Writing Within Limits

All of last week’s posts were written on my Kindle Touch. I was riding in the back seat of a car with little else to do but read and write. The text editor I use is limited to 3099 characters or maybe around 500 words. I am a “prolific” writer usually, churning out 1-2K without much trouble.

On the Touch it’s different story. Between hunting and pecking and the need to correct mistakes as I go, I find that I write not only slower but more succinctly. And, strange to relate, I think this is actually a good exercise, one that more of us should try.

I’m constantly analyzing my stats, as most bloggers are prone to do, and shorter posts seem to generate more views. I don’t know if this is because they are tighter and more polished, or if people just don’t have time to look at a more drawn out argument.

I like doing projects like NaNoWriMo, or the 3 day novel labor day challenge (maybe next year). Still, my first draft of my latest novel is almost 200K long and I’d like to cut it down to 125K. That’s like cutting a novel out of a novel.

Poetry is all about writing within constraints, whether it be sonnets or haiku. But prose, fictional or otherwise also benefits from deliberate word choice, structure and brevity.

What ways have you tried to tighten your prose?

PS: This post was also written on the Touch. Longer car ride than I thought!


Filed under Writing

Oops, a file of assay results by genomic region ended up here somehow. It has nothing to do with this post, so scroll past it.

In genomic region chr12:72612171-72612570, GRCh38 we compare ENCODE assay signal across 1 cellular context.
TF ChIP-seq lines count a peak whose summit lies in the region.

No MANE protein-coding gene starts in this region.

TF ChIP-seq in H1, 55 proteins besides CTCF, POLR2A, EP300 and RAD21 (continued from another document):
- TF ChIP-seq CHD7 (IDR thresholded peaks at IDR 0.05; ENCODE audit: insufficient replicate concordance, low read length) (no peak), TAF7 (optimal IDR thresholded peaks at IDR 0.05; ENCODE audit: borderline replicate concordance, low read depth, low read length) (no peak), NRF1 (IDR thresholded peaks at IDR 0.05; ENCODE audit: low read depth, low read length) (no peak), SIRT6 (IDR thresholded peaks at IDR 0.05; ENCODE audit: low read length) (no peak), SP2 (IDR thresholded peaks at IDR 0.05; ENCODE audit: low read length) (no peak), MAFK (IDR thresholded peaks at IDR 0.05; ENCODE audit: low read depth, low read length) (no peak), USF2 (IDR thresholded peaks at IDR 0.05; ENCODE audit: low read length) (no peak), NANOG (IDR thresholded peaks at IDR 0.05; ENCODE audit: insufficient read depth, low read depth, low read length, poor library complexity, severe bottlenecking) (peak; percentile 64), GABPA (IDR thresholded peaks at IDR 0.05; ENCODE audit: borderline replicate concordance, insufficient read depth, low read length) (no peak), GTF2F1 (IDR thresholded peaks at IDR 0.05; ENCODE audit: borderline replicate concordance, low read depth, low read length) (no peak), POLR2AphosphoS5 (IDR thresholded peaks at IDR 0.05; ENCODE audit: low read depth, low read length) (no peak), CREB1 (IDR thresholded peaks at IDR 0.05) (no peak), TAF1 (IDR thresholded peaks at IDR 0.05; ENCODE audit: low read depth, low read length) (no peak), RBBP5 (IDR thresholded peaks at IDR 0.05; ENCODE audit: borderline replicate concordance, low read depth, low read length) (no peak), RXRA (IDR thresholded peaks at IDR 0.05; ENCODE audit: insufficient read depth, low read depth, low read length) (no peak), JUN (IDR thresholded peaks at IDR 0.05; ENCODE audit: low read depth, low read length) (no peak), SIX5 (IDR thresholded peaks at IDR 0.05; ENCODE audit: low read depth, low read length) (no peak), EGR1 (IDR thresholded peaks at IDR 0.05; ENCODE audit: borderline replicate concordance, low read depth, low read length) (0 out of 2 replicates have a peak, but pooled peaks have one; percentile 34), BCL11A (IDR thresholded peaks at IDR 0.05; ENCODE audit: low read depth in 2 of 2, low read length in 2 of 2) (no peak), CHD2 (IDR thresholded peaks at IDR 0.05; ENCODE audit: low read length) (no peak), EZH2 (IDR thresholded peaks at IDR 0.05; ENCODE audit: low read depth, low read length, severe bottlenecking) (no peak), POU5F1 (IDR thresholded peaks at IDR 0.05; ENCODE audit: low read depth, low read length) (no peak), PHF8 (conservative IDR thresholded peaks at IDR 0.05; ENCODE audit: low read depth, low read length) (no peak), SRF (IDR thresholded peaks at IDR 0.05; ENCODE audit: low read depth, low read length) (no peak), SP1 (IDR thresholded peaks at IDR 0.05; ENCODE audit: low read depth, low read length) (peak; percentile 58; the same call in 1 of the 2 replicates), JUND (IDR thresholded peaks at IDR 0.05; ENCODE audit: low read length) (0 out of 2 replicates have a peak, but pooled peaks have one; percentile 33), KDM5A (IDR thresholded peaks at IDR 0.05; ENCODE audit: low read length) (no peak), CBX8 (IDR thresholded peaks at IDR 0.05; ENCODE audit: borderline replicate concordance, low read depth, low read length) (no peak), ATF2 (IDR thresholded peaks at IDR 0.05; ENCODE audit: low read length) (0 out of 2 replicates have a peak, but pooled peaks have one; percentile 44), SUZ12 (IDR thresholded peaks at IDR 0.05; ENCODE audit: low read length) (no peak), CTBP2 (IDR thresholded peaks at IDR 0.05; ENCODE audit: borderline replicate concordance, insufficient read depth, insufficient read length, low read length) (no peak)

7 responses to “Writing Within Limits

  1. I’ve noticed that too about shorter blog posts. Posts of under 500 words get a better response than ones well over that.

    Still, thats how it is all around the Internet. I remember reading an article (in The Guardian I think?) that said the optimal article length for the web was about 350-750 words.

    This was because we have shorter attention spans when reading online due to multi-tasking and distractions (I know I tend to web browse when at work).

    • It’s weird how almost no other factor (content, tags, timeliness) has as much affect in the popularity of a post as length. On a computer it’s hard to self impose limits, so writing on another device helps. Still, there are times where I have to go all out (even if it means a few less views) 🙂 Thanks for stopping by mlfables!

  2. stuffblogged

    Interesting post, good job.

  3. I know what you mean about typing on your Kindle – blah! I refused to get the better cell phone because it didn’t have a keyboard. My brother teased me, but using an on-screen keyboard is frustrating. I have tiny fingers and I still “fat finger” those little keys.
    And I hate writing in limits. It’s like how you wished my short story was longer, but I was trying to stay in the limits of a short story. Never again!

    • Some things defy artificial limits, but I do think that blog posts especially benefit from brevity. The exercise of having nothing else to do but write increased my skill with the Kindle Touch keyboard, but it is still frustrating. I’d apply the never say never approach to short stories however. Some ideas are great for flash fiction, it just weirdly enough depends on the idea.

  4. I find that when I’m fansubbing, I tend to write much more slowly than usual.

    You know the feeling?

    • Now if only those “constraints” applied to content as well we’d be in business 😉 I think we’d write a little faster if we could stop laughing (but that’s half the fun!)

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